Be aware that most providers will operate in one of two ways. Either your mechanical engineer will provide a design and refer you to a supplier who can try to meet those specs with their equipment, or they will create a design that meets the specs of the equipment they already offer.

Either way, the focus on what best serves your project is lost. That is why we have built our business model differently. We can supply a wide selection of climate control equipment, giving us the freedom to design a system that actually serves your interests.

Humidity Control

Growers who underestimate their dehumidification needs put their facilities at risk of limiting transpiration and nutrient uptake, resulting in reduced yields, or worse, severe crop damage from mildew, mold and other fungi. Plants that aren’t at peak health are also more susceptible to pests and pathogens they might otherwise not be affected by. Plants transpire substantial amounts of water, so you must have the ability to control humidity levels at all times, day and night. Without integrated dehumidification or supplemental dehumidifiers, your humidity can easily spike at night when lights are off and temperatures are cooler. This is because your air conditioning won’t be running as hard as it would during lights on, and therefore your humidity will rise even as temperatures fall. These humidity swings will stress your plants and make them more susceptible to disease.

There are several grow room HVACD solutions that can help provide a well-controlled, consistent level of humidity in your grow room. As mentioned, these solutions can be categorized as either integrated or standalone dehumidification. Integrated dehumidification relies on sophisticated modulating valves to accomplish temperature and humidity control within the same equipment, whereas standalone dehumidification uses separate units.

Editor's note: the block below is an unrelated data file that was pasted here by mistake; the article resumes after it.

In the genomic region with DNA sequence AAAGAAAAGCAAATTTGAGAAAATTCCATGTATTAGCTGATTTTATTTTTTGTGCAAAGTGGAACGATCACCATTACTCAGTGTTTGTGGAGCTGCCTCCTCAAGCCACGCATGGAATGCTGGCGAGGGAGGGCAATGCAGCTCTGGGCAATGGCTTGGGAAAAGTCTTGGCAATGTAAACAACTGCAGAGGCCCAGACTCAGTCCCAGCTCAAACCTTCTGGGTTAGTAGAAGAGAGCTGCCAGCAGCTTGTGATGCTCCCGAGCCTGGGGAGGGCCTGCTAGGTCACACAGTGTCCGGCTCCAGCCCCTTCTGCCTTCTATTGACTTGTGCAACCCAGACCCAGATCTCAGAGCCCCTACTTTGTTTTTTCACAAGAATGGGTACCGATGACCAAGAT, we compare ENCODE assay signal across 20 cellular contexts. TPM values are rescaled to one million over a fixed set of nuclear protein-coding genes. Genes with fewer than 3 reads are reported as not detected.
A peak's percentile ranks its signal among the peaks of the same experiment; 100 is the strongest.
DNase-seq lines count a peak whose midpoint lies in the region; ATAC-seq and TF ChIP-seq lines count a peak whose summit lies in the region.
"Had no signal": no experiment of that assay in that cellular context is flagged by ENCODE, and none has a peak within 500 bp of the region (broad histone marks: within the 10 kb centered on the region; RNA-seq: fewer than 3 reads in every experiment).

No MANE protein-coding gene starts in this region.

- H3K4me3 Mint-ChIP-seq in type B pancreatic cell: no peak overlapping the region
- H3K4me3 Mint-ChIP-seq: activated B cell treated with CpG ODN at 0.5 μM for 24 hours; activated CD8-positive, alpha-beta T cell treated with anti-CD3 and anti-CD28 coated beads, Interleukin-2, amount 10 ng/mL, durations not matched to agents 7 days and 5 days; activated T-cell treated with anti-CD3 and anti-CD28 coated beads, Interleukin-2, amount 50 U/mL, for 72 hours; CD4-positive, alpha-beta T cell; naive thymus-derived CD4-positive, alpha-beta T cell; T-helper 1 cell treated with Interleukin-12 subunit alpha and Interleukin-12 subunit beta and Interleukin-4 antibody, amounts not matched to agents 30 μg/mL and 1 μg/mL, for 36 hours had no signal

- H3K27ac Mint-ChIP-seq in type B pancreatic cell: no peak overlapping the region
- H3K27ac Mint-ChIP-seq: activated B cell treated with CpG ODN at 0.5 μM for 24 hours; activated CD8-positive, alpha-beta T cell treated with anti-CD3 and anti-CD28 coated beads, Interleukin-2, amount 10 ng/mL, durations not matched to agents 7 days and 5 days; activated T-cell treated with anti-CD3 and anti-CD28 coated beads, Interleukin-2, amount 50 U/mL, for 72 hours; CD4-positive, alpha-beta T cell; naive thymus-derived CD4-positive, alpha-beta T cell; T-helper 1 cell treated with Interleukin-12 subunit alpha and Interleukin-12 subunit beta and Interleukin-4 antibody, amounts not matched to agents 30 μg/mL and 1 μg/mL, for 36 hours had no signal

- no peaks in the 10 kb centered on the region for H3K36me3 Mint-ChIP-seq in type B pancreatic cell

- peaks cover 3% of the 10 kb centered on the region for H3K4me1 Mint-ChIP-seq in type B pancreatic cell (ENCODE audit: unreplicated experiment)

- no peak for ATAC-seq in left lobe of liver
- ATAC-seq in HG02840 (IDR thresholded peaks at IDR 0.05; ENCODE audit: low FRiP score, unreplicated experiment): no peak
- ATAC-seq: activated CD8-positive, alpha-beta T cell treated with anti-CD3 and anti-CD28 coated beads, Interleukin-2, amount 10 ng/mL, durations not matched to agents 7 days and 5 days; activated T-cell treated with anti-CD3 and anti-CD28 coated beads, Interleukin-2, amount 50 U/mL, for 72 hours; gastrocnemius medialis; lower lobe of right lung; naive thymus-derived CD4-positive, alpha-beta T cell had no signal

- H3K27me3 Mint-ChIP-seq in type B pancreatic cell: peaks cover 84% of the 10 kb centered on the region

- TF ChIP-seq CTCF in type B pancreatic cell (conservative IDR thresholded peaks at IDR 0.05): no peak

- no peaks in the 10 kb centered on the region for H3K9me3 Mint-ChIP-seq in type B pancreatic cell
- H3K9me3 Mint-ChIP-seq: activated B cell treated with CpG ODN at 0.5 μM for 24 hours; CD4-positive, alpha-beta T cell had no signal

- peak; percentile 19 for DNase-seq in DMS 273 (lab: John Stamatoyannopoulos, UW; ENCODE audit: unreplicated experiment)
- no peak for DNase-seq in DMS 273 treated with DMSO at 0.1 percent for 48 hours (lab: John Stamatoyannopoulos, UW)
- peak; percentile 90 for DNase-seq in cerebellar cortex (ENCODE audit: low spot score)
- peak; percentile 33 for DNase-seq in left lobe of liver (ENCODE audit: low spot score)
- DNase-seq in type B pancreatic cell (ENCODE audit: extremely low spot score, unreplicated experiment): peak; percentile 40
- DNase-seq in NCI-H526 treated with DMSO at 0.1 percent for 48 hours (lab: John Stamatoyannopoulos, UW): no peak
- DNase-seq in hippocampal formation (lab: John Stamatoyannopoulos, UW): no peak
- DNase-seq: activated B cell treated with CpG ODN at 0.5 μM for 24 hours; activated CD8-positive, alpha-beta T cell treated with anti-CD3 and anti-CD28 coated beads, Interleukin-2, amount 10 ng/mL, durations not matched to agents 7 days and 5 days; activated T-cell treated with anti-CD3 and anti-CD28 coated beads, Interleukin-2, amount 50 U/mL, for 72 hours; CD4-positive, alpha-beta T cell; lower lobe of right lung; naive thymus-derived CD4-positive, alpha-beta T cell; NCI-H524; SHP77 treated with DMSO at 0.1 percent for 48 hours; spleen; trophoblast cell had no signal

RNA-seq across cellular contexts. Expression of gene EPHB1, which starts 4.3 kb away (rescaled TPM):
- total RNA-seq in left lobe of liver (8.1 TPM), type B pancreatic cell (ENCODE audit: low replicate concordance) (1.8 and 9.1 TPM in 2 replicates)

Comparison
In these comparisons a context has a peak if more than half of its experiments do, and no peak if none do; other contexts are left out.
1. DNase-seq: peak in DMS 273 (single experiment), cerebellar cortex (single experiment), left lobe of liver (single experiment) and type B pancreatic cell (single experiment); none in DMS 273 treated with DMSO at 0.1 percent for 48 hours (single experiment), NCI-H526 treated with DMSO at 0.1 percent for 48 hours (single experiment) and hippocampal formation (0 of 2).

Controls and Automation

While modulating systems may be more energy efficient, they are more complex than traditional on/off units. You will need a means for controlling your equipment, so that each unit can “speak” to one another for a more cohesive climate solution and so you can make adjustments as you see fit. Some equipment will come with a means of equipment control built in but this is usually standalone control—in these cases, look for systems that are BACnet or ModBus compliant, which allows them to be controlled by a central dashboard. The Building Automation and Control Network (BACnet) standard makes it easier to incorporate into a controls systems integrator, which is a software that can connect multiple systems and devices into one interface. For example, SentryIQ allows growers to monitor their facility’s performance 24/7, manipulate setpoints for temperature, humidity, CO2, ventilation, and lighting, and make adjustments to sequencing to ensure the equipment being controlled is working together for the best result.

At the very minimum, being able to monitor and record your grow room’s temperature and humidity is an important part of understanding your business. Even if you aren’t able to invest in a sophisticated building controls and automation platform, you should consider manually logging temperature and humidity readings when planning your personnel operations. These levels should be regularly logged throughout the day to catch any inconsistencies in an effort to mitigate issues before they occur.

Get Help from the Pro’s

When it comes to indoor cultivation, managing humidity and temperature are some of the most critical factors in achieving the best results. Many growers struggle to maintain the correct humidity levels and temperature for their plants, which can lead to problems such as mold, disease, and poor yields.

At Surna Cultivation Technologies, we offer a wide range of products and services designed to help growers manage their climates effectively. Contact us today to learn more.